Course:CS 330 - Programming Languages
Spring 2014
Description and objectives: In this course we investigate the design of programming languages. Some languages closely model the behavior of the underlying computer, others try to make it easier to prove the correctness of the software we write, and still others just try to help us get our job done quickly. We will explore the various approaches to data typing, memory management, data encapsulation, generic programming, polymorphism, and parameter passing. Also in this course we will look at crafting our own language and an interpreter.

Upon successfully completing this course, you will be able to:

  • Recognize and exploit the strengths of three major programming paradigms: imperative, functional, and object-oriented.
  • Reason about the strengths and weaknesses of the several mainstream type systems.
  • Weigh the costs and benefits of static and dynamic decision making.
  • Design and develop tools for recognizing and interpreting domain-specific languages.
  • Develop code in languages with addressable or dynamically-allocated memory.
Instructor:Chris Johnson (
Office hours:Monday/Wednesday 2-3 PM, Tuesday/Thursday 11 AM-12 PM in Phillips 134
Class repository:
Discussion board:
Teaching assistant:Matt Wisby
Tuesday/Thursday 1-2 PM in Phillips 115
Lecture:MWF 1:00-1:50 PM
Phillips 119
Exams:Midterm - March 12
Final - Wednesday, May 14, 10-11:50 AM
Textbook:Programming Language Pragmatics (3rd edition)
by Michael Scott
ISBN: 978-0-1-2374514-9
Grading: Your instructor employs a grading system that is somewhat nontraditional. It places more emphasis on self-improvement and mastery of the course material than meeting deadlines, though effective use of one's time is still a necessary ingredient for your learning.

Grades are assigned based on how many Blugolds you earn. You, the student, pick the grade you want and complete the necessary tasks to achieve Blugolds. The grading matrix follows:

Blugolds earnedGrade

Tasks include:

  • Homework assignments (5, each worth 2 Blugolds)
  • Midterm (worth 2 Blugolds)
  • Final (worth 2 Blugolds)
  • Participation (1 Blugold for >= 60% of 1/4-sheets turned it at the beginning of lecture, 2 for >=90%)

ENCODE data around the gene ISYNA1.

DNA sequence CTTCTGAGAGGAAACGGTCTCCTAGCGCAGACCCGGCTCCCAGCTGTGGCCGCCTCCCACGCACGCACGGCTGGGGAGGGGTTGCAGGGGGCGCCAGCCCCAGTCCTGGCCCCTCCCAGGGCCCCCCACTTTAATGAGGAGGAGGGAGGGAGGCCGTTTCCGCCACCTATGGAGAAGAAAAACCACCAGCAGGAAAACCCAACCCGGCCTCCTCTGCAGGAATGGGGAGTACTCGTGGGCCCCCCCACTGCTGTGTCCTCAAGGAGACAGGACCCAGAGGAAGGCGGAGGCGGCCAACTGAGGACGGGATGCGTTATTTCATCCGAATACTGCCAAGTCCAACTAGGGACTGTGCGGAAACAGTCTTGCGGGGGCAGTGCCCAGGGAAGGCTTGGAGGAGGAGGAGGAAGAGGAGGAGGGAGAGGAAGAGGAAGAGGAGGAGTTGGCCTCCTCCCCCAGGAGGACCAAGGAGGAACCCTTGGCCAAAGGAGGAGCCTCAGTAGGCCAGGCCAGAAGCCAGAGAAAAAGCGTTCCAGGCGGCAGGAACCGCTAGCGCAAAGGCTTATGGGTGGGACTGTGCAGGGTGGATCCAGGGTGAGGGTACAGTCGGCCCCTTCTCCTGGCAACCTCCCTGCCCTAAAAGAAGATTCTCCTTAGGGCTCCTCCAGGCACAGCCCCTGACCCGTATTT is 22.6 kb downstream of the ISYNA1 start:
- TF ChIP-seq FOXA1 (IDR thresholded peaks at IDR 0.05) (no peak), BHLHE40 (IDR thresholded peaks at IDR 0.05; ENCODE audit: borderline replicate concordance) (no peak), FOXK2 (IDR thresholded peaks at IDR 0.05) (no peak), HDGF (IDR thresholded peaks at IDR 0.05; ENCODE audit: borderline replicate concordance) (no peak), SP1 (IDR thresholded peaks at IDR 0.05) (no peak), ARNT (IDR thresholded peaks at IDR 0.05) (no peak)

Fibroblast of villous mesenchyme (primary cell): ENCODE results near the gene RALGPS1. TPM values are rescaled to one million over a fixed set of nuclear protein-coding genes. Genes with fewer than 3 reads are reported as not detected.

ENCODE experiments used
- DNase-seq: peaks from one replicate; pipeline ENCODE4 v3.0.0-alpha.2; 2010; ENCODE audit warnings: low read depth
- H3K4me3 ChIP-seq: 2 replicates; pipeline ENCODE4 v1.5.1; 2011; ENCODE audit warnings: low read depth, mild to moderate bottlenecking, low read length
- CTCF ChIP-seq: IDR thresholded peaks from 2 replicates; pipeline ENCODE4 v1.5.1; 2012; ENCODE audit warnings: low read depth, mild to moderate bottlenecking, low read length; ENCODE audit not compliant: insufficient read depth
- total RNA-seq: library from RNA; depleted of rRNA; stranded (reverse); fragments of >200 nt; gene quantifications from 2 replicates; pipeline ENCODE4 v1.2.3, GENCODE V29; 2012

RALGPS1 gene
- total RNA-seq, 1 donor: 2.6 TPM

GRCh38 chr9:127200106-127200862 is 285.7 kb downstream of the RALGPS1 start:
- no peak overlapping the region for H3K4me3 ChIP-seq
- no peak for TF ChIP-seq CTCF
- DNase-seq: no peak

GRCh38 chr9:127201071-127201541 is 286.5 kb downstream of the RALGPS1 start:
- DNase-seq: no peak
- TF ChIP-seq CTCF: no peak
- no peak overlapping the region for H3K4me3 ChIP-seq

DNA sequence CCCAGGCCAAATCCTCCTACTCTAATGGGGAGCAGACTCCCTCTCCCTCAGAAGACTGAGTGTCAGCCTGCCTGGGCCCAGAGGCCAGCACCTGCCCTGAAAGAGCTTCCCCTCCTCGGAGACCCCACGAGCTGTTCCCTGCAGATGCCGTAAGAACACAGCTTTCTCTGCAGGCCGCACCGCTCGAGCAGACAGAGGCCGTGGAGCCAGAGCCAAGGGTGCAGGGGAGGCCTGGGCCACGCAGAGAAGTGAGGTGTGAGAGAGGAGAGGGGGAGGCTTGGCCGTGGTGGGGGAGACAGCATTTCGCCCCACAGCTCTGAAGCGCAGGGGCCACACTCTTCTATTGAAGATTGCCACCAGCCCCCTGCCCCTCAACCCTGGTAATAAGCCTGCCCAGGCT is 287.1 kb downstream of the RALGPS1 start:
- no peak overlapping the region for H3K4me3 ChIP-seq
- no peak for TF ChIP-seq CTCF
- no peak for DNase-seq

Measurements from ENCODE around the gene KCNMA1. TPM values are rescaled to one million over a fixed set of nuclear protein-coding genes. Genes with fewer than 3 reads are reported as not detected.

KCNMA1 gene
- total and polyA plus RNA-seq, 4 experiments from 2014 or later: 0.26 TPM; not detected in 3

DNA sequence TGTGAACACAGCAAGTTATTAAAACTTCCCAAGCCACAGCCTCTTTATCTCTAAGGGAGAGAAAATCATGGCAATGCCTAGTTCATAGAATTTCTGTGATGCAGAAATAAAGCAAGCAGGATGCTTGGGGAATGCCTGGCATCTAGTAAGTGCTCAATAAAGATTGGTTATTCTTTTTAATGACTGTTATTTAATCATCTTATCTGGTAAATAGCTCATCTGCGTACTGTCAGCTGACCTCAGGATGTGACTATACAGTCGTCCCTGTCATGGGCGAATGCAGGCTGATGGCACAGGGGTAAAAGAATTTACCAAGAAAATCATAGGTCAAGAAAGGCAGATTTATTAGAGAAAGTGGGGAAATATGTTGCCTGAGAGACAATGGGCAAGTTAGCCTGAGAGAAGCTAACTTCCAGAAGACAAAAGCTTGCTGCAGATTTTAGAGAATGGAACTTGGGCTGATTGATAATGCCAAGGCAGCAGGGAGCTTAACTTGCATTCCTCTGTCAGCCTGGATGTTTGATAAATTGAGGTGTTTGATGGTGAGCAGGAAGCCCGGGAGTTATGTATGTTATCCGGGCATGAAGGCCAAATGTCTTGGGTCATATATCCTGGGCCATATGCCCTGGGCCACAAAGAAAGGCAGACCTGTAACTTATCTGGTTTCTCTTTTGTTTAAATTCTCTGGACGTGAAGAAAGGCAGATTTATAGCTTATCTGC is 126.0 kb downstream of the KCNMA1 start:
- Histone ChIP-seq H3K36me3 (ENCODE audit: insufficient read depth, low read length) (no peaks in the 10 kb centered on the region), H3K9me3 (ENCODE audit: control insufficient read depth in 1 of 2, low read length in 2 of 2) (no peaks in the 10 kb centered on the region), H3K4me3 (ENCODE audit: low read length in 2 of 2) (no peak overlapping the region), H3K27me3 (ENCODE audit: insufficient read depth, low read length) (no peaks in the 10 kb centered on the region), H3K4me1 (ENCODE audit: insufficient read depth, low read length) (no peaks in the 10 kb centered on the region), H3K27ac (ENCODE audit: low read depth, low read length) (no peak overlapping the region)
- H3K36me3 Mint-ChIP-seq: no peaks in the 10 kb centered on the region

Assignments are also graded a bit differently from the norm:

  1. Partial credit is not awarded. Each assignment is graded pass/fail. To receive Blugolds for an assignment, you must complete all requirements listed in its specification.
  2. Submissions that fail to meet all requirements may be resubmitted if enough of the assignment is completed by the deadline to qualify for later-week submission. In general, one qualifies for later-week submission by having all required files. The grading script will inform you when your submission qualifies.
  3. Only one assignment (new or resubmitted) may be turned in per week. The submission week starts on Sunday and ends on Saturday.
  4. All submissions must be turned in by the end of the last Thursday before finals week.
Communication: Your instructor is finite and values focus. Please keep these points in mind when needing to communicate with him:
  • Honor your instructor's closed door. Please visit only during posted office hours. Do not drop by at other times without having scheduled a time via email at least one day before the meeting.
  • Your instructor values his time with family. He does not respond to email after 5 PM or on weekends. Plan accordingly.
Good studentship: Follow these principles to maximize your learning and grade:
  • A good education requires both good teaching and good learning. It takes hard work from both instructor and student.
  • Early is better than on time.
  • Plan for homework to take longer than you think.
  • Do your own coding. Discussion of problems is allowed, but using another's code, sharing your code with others, or soliciting solutions from others will earn you a report of academic misconduct and lower your grade. You don't want to live in a world serviced by people who did such things to squeak by, so don't do them yourself.
  • Grades are calculated according to your achievement, not your circumstances.
Accommodations: Any student who has a disability and is in need of classroom accommodations, please contact the instructor and the Services for Students with Disabilities Office in Old Library 2136 at the beginning of the semester.
Easter egg: Each student who includes the sentence "I read the syllabus!" on the first 1/4-sheet, which is turned in on January 24, gets 1 free participation point.